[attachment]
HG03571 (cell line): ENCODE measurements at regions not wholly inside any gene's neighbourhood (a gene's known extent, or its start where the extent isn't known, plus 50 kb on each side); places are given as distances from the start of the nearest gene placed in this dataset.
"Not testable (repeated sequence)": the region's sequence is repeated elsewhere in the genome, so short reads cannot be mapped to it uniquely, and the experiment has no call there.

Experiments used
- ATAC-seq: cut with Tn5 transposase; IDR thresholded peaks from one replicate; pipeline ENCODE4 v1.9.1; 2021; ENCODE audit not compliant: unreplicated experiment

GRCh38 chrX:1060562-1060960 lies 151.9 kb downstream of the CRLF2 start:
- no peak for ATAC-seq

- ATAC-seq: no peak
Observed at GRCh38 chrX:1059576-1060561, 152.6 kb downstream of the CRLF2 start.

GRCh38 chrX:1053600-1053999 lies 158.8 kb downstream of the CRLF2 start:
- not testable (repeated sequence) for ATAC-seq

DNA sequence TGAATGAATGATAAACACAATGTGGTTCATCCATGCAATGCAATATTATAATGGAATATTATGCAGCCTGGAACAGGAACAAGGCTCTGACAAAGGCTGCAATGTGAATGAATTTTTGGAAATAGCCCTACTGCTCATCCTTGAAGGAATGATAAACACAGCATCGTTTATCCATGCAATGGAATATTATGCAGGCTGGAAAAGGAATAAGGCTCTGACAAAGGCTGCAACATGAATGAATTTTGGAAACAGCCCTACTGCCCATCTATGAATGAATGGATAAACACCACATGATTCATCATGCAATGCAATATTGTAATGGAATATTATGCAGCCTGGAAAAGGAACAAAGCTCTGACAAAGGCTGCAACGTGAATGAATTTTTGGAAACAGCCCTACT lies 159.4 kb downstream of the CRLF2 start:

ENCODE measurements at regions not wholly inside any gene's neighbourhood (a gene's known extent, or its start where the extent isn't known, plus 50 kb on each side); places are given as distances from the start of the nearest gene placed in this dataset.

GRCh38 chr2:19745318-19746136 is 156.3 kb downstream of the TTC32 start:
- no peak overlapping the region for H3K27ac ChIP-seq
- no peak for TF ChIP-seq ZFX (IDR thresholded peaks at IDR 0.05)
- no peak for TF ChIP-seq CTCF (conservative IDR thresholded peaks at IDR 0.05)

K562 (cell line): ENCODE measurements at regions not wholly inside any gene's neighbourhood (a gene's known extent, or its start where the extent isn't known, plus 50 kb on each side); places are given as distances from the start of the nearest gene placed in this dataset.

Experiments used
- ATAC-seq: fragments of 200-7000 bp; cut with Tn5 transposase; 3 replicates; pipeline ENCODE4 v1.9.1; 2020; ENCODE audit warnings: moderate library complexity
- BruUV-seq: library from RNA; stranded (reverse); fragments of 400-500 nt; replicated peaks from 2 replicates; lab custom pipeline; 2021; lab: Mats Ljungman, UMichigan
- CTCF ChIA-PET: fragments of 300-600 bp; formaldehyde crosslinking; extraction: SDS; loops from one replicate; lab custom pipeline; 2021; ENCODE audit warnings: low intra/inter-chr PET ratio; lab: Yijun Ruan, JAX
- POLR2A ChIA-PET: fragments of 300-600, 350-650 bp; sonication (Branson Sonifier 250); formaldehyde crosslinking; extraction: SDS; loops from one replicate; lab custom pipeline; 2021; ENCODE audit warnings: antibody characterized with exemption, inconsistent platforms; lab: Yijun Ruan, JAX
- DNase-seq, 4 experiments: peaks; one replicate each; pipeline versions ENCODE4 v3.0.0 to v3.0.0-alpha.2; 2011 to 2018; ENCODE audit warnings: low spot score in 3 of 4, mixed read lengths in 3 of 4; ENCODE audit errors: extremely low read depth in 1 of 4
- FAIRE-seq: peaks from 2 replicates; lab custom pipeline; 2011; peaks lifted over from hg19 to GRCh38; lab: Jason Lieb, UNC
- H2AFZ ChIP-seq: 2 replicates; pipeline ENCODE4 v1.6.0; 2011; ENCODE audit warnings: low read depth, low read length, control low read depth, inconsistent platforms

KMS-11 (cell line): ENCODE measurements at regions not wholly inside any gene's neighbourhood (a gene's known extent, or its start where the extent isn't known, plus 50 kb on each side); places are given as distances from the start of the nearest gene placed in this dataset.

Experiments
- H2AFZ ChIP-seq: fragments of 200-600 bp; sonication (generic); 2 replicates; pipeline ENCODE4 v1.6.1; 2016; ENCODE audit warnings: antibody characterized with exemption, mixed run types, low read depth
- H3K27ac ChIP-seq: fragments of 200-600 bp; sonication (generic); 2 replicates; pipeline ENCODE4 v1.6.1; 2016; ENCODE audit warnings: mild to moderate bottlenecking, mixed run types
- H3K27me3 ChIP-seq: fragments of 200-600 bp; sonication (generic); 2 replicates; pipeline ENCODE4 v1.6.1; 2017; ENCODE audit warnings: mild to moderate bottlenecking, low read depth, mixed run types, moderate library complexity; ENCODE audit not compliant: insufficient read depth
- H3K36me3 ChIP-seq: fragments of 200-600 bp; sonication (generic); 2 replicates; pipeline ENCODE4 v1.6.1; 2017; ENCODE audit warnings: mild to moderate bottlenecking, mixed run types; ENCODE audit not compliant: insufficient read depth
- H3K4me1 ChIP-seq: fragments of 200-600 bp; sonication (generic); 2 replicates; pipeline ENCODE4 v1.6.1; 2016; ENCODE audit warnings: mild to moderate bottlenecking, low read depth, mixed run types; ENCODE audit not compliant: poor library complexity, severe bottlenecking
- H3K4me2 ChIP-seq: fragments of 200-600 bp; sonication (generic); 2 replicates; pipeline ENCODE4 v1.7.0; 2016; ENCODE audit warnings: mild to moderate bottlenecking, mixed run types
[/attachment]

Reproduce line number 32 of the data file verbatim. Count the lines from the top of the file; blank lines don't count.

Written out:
- H3K4me1 ChIP-seq: fragments of 200-600 bp; sonication (generic); 2 replicates; pipeline ENCODE4 v1.6.1; 2016; ENCODE audit warnings: mild to moderate bottlenecking, low read depth, mixed run types; ENCODE audit not compliant: poor library complexity, severe bottlenecking